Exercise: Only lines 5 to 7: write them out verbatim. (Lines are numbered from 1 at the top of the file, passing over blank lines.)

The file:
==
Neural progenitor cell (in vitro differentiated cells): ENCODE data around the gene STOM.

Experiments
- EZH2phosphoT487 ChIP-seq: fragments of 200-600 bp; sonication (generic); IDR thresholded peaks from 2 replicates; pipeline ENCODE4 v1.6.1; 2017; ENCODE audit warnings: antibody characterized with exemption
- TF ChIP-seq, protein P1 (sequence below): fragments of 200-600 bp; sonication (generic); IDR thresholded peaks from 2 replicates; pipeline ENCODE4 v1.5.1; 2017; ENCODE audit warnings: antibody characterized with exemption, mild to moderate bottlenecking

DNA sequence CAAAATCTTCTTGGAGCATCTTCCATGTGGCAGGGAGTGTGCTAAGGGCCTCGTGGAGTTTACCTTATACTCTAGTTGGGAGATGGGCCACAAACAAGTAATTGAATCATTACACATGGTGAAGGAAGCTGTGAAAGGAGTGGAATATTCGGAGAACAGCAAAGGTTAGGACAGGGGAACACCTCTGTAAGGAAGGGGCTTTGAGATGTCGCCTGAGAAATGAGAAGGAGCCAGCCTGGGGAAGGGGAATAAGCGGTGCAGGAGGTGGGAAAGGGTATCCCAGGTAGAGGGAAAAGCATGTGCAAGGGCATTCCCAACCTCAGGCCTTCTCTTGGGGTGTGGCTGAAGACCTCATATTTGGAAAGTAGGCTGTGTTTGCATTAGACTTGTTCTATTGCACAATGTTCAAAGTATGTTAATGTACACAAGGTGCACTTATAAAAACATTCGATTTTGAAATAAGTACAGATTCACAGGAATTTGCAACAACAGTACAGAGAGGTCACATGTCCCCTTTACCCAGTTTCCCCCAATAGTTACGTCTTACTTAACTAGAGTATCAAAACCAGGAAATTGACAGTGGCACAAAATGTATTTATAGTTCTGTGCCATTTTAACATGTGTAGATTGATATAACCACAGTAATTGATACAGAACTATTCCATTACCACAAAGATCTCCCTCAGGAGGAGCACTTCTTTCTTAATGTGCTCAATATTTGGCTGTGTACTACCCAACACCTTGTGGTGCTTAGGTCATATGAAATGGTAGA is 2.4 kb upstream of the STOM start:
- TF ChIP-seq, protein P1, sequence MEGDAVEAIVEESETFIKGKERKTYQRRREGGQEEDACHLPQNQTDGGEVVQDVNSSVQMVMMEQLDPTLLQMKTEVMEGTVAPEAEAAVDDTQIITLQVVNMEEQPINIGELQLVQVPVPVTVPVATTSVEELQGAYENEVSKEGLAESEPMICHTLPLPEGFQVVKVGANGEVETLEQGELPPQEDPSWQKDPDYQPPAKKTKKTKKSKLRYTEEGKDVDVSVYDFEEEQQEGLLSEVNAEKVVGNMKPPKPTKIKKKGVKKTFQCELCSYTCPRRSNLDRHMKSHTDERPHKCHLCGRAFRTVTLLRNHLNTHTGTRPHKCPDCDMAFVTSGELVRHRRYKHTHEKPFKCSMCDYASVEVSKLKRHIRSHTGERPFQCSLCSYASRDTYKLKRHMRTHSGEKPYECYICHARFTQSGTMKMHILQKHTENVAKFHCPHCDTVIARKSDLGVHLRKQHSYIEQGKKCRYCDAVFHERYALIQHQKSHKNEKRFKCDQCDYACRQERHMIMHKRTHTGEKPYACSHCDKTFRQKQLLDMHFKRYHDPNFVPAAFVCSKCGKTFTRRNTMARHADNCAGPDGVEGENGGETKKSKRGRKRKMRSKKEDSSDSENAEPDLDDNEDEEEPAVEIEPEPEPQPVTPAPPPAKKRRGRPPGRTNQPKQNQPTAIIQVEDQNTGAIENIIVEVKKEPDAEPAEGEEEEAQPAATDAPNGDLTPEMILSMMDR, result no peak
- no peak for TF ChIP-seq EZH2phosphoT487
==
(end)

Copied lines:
DNA sequence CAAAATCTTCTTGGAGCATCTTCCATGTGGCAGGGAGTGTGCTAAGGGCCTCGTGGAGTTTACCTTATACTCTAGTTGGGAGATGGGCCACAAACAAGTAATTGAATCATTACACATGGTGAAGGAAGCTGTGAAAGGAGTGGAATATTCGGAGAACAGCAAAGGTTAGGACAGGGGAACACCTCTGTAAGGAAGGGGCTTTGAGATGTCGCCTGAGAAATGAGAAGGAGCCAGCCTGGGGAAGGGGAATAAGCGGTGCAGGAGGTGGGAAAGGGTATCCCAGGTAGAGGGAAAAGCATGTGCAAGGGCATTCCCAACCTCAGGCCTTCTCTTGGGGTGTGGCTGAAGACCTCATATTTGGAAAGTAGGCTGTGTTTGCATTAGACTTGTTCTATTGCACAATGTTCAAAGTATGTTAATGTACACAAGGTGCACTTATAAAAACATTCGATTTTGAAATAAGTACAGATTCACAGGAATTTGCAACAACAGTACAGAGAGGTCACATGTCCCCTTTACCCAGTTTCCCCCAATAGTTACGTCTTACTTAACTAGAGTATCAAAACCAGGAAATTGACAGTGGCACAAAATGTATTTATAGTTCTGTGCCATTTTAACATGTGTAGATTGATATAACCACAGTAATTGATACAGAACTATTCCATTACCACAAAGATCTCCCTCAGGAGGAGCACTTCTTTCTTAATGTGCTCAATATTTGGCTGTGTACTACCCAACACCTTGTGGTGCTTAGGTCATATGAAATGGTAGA is 2.4 kb upstream of the STOM start:
- TF ChIP-seq, protein P1, sequence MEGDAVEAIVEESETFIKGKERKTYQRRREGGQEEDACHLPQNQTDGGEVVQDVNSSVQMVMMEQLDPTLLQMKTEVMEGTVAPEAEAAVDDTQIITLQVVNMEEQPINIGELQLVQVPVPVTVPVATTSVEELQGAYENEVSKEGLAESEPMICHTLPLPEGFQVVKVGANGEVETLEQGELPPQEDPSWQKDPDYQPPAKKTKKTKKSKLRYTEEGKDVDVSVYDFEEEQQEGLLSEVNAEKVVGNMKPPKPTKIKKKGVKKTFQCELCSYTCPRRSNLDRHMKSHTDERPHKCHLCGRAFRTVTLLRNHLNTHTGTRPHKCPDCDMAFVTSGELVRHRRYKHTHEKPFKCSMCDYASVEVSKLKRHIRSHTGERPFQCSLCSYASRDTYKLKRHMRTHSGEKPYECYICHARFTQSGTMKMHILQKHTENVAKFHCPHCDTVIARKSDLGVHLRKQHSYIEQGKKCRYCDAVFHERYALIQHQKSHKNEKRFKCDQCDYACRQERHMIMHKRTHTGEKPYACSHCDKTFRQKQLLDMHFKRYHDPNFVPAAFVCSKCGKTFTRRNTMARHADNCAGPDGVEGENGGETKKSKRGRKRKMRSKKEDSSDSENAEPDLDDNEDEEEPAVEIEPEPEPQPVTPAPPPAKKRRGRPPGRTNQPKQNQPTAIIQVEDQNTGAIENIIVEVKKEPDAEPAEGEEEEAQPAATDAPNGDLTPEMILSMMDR, result no peak
- no peak for TF ChIP-seq EZH2phosphoT487